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15 Keys To Workplace Happiness

15 Keys To Workplace Happiness
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We spend a huge portion of our lives at work. Even if you only work the traditional 40 hours in a week, you’re still spending nearly 1/3 of your life at work. This can be a scary fact for some to face.

But if, with the right conditions, you derive a sense of joy from your work, feel a sense of connection, and believe that you create a positive impact on some portion of the world (however small) through your work then work becomes much more than just a paycheck.

Because so much of your life is spent at work, a huge deciding factor in your well-being is whether or not you’re happy at work. This can manifest in a number of ways, but the basic ingredients are the same in all types of work. Here are 15 keys to workplace happiness:

1. Freedom

The last thing you want is to show up to work with people looking over your shoulder telling you to, “change this,” or “do this another way.”

If you’re asked to design a portion of the company’s new website, and if you’re given creative freedom and the company lets you do your thing, then you’ll derive a great sense of confidence and joy from your work, feeling like you’re really making a difference.

Freedom is a fundamental ingredient in workplace happiness not only because you’re an adult and would rather not feel like you’re back in the classroom with a teacher hanging over your shoulder, but also because you want to feel that you’re trusted to do the job you’re asked to do and that the company believes you can create work to the quality standard it demands.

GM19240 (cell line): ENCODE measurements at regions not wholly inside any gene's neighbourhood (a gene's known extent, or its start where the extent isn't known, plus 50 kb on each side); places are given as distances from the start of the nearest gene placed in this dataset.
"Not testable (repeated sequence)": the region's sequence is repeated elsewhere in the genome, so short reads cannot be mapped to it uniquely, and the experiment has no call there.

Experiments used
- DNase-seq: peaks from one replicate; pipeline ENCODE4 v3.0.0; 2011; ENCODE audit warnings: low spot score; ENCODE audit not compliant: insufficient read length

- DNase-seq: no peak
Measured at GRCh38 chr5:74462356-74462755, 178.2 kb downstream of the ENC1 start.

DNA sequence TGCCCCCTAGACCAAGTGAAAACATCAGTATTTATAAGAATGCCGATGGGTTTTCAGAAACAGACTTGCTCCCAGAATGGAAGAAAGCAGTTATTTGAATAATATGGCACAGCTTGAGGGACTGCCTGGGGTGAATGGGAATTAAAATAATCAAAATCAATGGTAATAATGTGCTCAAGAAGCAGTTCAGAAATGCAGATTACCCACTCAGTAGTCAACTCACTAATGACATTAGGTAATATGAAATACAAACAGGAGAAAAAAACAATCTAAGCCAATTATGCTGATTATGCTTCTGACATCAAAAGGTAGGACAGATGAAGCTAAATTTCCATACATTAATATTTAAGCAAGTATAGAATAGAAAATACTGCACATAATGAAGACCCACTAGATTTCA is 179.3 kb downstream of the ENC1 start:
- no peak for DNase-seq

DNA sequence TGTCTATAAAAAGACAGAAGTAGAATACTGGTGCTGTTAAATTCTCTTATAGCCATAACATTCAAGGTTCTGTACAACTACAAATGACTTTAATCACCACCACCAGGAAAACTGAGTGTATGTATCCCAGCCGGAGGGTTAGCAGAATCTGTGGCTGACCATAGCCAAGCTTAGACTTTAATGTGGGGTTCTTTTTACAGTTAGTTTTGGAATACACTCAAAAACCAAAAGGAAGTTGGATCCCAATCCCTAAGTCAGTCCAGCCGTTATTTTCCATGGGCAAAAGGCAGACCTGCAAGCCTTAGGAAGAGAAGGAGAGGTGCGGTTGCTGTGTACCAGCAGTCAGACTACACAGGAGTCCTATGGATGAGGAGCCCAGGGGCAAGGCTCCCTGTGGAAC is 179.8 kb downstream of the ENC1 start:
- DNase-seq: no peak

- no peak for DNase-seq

Being given the freedom to do the job you know you can do without being questioned every step of the way gives us confidence in our ability and makes us feel better about ourselves. Freedom is key in every aspect of life, and work is no exception.

2. Positive relationships

Every day you show up to work, you interact with people. These connections are unavoidable, and so it goes without saying that the quality of these connections has a significant impact on our workplace happiness.

In a survey done by Virgin Pulse, it was found that nearly 40 percent of respondents identified their co-workers as the top reason they loved their company.

In addition to that, 66 percent said these relationships positively impacted their focus and productivity at work and 55 percent said these relationships positively impacted stress levels on the job.

If you enjoy your co-workers, especially if you work with friends, you’ll truly enjoy coming into work each day and the time you spend at work will be joyful and rewarding.

3. Stimulating work

If all you do is go in to work each day and do manual entry, it’s going to be difficult to find happiness at work.

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There’s certainly more to enjoying what you do for a living than that, and by no means does that keep you from finding happiness at work, but whether or not your brain is stimulated while you work is one of the most important factors to workplace happiness.